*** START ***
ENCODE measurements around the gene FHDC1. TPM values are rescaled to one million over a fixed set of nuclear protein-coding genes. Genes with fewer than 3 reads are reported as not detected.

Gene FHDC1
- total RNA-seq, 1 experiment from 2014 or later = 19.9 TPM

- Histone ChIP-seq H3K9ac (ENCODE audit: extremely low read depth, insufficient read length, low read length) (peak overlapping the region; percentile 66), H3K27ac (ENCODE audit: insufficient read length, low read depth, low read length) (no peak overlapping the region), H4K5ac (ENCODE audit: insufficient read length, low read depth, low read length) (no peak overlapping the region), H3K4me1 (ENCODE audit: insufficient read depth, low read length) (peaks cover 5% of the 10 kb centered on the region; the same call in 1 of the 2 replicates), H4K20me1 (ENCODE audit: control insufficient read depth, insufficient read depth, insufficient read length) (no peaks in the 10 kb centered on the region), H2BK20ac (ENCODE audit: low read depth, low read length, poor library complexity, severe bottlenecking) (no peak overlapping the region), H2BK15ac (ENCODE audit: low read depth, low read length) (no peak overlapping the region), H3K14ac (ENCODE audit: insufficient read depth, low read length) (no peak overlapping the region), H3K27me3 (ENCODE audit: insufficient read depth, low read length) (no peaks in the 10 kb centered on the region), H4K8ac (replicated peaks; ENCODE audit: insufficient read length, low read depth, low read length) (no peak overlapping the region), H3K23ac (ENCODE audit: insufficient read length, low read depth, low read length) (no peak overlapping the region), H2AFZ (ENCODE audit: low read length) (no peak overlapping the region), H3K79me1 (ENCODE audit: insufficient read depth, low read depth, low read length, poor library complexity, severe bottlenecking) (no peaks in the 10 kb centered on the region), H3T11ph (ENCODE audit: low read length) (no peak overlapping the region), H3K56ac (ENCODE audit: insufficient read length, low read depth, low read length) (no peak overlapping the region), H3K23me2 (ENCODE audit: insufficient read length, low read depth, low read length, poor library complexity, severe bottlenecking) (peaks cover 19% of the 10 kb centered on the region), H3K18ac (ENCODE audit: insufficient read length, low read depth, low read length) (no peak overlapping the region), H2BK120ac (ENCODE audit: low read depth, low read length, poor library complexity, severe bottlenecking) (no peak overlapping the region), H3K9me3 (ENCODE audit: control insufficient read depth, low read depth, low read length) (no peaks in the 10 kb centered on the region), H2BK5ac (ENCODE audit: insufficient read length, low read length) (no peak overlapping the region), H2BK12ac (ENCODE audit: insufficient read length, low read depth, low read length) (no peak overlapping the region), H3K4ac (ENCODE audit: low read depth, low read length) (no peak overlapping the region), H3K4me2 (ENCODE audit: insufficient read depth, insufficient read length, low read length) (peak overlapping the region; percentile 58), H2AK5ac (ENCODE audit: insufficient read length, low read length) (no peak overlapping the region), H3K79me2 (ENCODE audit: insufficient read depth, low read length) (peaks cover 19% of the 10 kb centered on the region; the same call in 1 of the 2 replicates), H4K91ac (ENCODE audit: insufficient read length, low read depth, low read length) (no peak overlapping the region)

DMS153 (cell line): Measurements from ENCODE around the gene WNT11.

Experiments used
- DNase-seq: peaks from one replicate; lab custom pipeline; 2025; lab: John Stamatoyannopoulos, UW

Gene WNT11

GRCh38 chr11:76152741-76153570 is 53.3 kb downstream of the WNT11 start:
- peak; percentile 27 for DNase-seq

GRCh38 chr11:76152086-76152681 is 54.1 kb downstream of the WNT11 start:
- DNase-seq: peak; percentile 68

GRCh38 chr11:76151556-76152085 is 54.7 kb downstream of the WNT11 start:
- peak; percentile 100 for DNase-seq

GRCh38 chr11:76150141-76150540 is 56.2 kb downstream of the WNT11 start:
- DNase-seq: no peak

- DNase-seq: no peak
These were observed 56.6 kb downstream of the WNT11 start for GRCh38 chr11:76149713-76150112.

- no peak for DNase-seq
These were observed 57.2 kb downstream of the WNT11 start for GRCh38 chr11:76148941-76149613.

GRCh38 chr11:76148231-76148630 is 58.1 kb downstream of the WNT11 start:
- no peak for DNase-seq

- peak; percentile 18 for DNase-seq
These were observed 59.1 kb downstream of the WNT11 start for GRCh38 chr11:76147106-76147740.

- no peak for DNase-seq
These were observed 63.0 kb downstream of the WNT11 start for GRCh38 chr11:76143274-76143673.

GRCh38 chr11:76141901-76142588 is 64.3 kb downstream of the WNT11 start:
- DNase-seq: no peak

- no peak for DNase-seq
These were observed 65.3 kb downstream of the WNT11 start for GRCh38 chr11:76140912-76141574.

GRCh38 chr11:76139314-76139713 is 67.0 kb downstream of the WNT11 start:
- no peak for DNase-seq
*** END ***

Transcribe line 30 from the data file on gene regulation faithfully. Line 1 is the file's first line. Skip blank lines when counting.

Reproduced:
These were observed 65.3 kb downstream of the WNT11 start for GRCh38 chr11:76140912-76141574.